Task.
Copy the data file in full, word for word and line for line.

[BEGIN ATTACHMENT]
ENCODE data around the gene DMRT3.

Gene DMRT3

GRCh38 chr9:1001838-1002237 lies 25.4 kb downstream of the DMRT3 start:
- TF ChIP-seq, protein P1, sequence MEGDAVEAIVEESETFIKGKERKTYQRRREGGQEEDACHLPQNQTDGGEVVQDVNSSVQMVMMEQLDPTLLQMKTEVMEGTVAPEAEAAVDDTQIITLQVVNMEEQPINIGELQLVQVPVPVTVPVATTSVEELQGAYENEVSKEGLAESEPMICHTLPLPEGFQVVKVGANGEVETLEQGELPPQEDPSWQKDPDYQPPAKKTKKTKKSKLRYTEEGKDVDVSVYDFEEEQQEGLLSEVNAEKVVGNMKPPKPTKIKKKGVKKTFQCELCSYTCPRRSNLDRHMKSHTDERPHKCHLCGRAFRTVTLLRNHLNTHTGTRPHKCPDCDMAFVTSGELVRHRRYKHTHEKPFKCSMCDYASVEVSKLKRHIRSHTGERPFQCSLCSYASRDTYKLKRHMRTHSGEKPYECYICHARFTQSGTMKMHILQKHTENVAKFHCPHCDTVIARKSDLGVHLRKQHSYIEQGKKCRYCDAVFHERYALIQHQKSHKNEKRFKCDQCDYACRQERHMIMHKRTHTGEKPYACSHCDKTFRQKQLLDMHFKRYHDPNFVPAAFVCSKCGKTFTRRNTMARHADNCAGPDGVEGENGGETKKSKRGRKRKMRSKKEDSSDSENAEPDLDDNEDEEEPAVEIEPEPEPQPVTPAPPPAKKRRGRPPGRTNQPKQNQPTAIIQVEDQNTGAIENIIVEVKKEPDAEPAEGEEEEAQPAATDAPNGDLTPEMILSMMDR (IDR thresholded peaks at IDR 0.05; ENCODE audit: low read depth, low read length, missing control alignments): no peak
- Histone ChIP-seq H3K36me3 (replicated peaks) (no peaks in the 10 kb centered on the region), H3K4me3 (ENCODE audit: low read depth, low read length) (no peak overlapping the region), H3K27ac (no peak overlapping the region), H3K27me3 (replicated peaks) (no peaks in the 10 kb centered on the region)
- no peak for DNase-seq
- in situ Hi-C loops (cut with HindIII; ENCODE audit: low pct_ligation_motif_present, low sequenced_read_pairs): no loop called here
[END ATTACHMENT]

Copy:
ENCODE data around the gene DMRT3.

Gene DMRT3

GRCh38 chr9:1001838-1002237 lies 25.4 kb downstream of the DMRT3 start:
- TF ChIP-seq, protein P1, sequence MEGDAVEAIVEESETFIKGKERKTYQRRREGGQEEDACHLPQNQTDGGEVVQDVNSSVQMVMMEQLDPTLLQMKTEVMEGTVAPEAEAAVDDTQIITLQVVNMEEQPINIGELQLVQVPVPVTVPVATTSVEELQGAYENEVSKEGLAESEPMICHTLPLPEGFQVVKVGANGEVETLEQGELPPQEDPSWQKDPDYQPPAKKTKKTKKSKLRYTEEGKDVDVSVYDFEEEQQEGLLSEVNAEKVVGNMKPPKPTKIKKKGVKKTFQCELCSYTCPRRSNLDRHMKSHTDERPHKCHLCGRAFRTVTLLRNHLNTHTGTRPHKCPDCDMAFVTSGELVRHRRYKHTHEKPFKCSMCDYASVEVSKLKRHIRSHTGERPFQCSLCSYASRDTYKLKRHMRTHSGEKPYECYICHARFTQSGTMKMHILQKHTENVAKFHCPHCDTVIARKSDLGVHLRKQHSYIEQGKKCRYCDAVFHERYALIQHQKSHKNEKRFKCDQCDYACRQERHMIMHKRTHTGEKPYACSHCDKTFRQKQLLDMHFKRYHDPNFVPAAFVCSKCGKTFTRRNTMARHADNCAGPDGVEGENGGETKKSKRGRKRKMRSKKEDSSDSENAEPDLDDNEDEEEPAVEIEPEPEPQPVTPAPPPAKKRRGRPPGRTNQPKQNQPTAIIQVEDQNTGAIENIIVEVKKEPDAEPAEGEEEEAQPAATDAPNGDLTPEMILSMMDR (IDR thresholded peaks at IDR 0.05; ENCODE audit: low read depth, low read length, missing control alignments): no peak
- Histone ChIP-seq H3K36me3 (replicated peaks) (no peaks in the 10 kb centered on the region), H3K4me3 (ENCODE audit: low read depth, low read length) (no peak overlapping the region), H3K27ac (no peak overlapping the region), H3K27me3 (replicated peaks) (no peaks in the 10 kb centered on the region)
- no peak for DNase-seq
- in situ Hi-C loops (cut with HindIII; ENCODE audit: low pct_ligation_motif_present, low sequenced_read_pairs): no loop called here